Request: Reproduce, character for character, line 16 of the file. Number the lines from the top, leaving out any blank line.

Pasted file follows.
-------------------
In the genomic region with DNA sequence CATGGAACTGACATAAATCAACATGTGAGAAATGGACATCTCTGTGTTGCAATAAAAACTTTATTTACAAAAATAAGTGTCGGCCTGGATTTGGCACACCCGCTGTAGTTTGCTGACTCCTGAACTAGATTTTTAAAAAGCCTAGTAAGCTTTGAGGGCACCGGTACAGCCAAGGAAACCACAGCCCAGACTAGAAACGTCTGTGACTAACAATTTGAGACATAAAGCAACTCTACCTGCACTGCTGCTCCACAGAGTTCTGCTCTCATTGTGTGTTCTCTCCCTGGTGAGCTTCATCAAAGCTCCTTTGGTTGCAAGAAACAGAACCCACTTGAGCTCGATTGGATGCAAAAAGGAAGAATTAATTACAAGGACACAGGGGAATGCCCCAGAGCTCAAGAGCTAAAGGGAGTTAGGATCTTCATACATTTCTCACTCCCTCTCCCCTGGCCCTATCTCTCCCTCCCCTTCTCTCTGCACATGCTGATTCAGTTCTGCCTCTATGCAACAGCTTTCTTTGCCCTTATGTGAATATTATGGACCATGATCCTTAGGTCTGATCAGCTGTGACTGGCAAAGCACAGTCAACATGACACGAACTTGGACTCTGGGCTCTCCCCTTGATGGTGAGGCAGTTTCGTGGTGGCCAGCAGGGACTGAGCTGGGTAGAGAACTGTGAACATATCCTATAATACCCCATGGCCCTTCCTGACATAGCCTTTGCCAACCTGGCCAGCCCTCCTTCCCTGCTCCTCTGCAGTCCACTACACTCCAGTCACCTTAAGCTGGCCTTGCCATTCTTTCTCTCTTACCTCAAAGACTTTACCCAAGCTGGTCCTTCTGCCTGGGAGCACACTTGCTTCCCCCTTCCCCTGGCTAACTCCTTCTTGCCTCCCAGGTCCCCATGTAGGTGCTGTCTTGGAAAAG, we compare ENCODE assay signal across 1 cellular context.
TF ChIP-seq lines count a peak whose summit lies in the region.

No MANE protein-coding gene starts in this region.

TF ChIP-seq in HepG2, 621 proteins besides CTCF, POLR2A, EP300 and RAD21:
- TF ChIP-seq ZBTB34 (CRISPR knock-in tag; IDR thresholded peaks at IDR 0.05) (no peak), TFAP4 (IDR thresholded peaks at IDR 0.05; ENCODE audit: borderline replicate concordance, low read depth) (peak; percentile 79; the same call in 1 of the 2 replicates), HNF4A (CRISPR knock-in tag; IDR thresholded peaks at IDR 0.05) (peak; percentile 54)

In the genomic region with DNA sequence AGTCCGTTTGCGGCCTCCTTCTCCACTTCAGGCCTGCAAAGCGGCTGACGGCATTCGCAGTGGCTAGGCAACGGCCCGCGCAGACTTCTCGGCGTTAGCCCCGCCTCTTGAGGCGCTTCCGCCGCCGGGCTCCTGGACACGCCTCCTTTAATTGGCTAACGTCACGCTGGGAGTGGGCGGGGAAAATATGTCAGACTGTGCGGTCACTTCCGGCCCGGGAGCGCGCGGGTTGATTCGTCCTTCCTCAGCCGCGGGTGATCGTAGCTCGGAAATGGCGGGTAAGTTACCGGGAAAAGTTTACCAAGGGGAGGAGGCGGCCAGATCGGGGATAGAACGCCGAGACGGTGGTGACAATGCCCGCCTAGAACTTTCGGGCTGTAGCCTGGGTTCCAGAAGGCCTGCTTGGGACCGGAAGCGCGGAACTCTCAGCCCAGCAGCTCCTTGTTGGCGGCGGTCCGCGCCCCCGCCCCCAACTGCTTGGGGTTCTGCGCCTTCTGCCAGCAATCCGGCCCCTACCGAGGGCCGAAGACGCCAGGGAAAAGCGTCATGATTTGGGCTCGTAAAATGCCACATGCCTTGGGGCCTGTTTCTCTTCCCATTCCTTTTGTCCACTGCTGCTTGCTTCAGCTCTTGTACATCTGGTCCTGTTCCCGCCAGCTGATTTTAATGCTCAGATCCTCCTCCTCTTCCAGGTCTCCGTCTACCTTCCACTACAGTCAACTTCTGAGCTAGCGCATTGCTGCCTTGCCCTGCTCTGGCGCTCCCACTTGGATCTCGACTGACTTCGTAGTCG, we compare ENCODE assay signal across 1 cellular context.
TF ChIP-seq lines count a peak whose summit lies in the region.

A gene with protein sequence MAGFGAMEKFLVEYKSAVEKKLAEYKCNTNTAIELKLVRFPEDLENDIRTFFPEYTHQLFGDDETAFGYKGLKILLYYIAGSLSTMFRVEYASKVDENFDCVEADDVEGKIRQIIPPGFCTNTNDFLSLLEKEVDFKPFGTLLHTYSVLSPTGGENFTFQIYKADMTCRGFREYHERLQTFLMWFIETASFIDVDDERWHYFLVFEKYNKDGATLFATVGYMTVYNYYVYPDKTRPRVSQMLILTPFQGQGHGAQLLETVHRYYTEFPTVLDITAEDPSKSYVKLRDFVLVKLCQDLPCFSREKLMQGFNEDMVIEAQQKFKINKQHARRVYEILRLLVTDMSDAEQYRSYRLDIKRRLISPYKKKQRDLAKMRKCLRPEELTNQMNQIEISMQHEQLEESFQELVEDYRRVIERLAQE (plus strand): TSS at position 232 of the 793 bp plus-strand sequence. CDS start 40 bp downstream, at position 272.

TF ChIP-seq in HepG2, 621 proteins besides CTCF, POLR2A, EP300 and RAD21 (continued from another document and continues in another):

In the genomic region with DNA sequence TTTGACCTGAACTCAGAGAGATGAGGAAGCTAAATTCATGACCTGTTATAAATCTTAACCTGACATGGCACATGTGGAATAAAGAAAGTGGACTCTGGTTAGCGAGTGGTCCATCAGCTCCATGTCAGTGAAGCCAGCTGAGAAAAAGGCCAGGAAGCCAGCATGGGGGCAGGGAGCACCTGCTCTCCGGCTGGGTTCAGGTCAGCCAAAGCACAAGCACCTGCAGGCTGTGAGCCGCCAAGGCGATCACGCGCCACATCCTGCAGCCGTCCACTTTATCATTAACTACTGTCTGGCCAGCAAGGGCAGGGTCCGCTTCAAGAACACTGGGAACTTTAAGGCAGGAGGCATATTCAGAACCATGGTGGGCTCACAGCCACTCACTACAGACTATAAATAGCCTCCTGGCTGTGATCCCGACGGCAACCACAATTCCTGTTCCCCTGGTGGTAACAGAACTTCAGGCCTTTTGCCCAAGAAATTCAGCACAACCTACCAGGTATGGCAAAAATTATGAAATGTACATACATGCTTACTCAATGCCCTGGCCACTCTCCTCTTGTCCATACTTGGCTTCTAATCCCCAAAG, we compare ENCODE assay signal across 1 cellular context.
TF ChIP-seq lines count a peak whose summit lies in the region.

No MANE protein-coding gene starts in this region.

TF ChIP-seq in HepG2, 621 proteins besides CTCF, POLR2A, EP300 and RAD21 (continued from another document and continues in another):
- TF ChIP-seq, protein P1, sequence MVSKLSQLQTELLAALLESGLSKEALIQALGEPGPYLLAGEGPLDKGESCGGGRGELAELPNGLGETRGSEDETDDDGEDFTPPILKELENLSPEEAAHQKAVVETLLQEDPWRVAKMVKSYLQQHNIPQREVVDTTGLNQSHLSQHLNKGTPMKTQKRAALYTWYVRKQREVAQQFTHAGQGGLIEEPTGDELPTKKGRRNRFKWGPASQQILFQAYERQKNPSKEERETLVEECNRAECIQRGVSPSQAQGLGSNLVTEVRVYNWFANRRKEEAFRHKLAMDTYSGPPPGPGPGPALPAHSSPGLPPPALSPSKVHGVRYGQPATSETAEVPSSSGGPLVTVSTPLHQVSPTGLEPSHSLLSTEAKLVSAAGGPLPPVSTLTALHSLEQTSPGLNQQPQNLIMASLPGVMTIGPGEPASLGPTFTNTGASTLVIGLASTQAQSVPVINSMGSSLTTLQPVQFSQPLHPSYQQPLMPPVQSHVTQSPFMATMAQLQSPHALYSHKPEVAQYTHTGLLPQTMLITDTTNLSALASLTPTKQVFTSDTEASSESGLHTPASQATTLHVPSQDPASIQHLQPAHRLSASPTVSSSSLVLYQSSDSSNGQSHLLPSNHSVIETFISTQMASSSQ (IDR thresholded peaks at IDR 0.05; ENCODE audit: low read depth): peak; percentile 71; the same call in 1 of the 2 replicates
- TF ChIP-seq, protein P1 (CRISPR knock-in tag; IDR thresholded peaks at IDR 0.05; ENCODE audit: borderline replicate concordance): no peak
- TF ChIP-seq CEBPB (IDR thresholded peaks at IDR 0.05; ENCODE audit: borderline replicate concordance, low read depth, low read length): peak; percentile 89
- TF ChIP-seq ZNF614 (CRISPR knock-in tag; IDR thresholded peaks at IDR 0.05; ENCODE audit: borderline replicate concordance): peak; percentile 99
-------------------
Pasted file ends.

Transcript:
- TF ChIP-seq CEBPB (IDR thresholded peaks at IDR 0.05; ENCODE audit: borderline replicate concordance, low read depth, low read length): peak; percentile 89